Justice Dept. defends Sessions after Comey hearing

Justice Dept. defends Sessions after Comey hearing
© Greg Nash

The Justice Department on Thursday defended Attorney General Jeff SessionsJefferson (Jeff) Beauregard SessionsTrump says 'people will not stand' for Mueller report Jeff Sessions returns to Justice Department to retrieve Cabinet chair Rosenstein still working at DOJ despite plans to leave in mid-March MORE after former FBI Director James Comey testified before lawmakers that members of the FBI expected Sessions to recuse himself from the Russia investigation.

“Shortly after being sworn in Attorney General Sessions began consulting with career Department of Justice ethics officials to determine whether he should recuse himself from any existing or future investigations of any matters related in any way to the campaigns for President of the United States,” spokesman Ian Prior said in a statement.

“Given Attorney General Sessions’ participation in President Trump’s campaign, it was for that reason, and that reason alone, the Attorney General made the decision on March 2, 2017 to recuse himself from any existing or future investigations of any matters related in any way to the campaigns for President of the United States," the spokesman added.

Prior added that Sessions “had not been briefed on or participated in any investigation within the scope of his recusal” after his initial meeting with ethics officials.

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Comey earlier Thursday testified before the Senate Intelligence Committee that members of the FBI expected Sessions to recuse himself from the investigation into Russian meddling in the 2016 presidential race.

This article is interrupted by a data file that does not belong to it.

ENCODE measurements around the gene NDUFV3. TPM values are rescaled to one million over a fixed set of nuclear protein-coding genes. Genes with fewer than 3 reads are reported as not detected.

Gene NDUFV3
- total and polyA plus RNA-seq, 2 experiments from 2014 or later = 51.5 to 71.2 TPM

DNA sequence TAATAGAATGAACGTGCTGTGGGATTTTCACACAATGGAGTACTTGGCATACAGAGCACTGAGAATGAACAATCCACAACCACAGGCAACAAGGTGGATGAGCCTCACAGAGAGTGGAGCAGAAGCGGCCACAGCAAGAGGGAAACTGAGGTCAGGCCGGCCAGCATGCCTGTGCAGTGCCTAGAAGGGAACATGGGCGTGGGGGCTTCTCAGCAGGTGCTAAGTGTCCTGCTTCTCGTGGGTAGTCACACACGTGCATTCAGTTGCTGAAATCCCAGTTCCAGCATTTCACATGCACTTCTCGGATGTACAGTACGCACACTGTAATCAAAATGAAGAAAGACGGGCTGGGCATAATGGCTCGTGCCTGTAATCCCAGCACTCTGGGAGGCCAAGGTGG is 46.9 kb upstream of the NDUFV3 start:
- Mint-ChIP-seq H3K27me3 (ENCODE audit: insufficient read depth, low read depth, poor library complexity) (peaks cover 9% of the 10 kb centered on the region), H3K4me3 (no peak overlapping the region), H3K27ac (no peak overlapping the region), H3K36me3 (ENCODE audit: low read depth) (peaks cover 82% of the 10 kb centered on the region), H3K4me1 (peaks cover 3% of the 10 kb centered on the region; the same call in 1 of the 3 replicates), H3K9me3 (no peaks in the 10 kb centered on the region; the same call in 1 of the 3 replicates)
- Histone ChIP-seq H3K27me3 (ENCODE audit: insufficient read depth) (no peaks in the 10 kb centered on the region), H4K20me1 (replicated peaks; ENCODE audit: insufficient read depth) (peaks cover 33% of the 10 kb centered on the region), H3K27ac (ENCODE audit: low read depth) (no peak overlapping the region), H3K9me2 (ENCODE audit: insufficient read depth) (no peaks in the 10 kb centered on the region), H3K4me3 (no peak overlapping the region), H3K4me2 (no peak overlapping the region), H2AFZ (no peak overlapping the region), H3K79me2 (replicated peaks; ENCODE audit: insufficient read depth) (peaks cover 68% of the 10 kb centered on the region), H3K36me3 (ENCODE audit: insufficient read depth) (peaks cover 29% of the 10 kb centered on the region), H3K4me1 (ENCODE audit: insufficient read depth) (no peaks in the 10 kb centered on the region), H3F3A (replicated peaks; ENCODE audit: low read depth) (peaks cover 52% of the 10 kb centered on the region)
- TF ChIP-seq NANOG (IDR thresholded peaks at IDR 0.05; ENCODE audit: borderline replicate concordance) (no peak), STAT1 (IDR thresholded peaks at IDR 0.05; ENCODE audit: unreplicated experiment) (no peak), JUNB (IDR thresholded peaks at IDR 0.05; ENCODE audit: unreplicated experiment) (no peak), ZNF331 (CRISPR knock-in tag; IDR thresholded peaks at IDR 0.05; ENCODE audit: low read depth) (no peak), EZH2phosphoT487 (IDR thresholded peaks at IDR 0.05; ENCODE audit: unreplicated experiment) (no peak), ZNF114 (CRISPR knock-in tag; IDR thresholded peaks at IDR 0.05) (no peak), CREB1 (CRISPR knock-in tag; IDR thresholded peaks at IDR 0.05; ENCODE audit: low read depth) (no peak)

“Our judgment was that he was very close and inevitably going to recuse himself,” Comey told lawmakers during the public hearing.

“We were also aware of facts I can’t discuss in an open setting that would make his continued involvement in a Russia investigation problematic," Comey said.

The FBI director further testified before lawmakers on sensitive topics in a closed session Thursday afternoon, meaning it took place behind closed doors.

Sessions recused himself in early March from any probe related to the 2016 race, including the federal probe into any ties between Trump's campaign and Russia.

“They said that since I had involvement with the campaign, I should not be involved in any campaign investigation,” he said of ethics officials during a press conference.

Sessions’ announcement followed reports that he twice met Russian Ambassador Sergey Kislyak during the 2016 campaign and did not disclose the encounters during his confirmation hearing in January.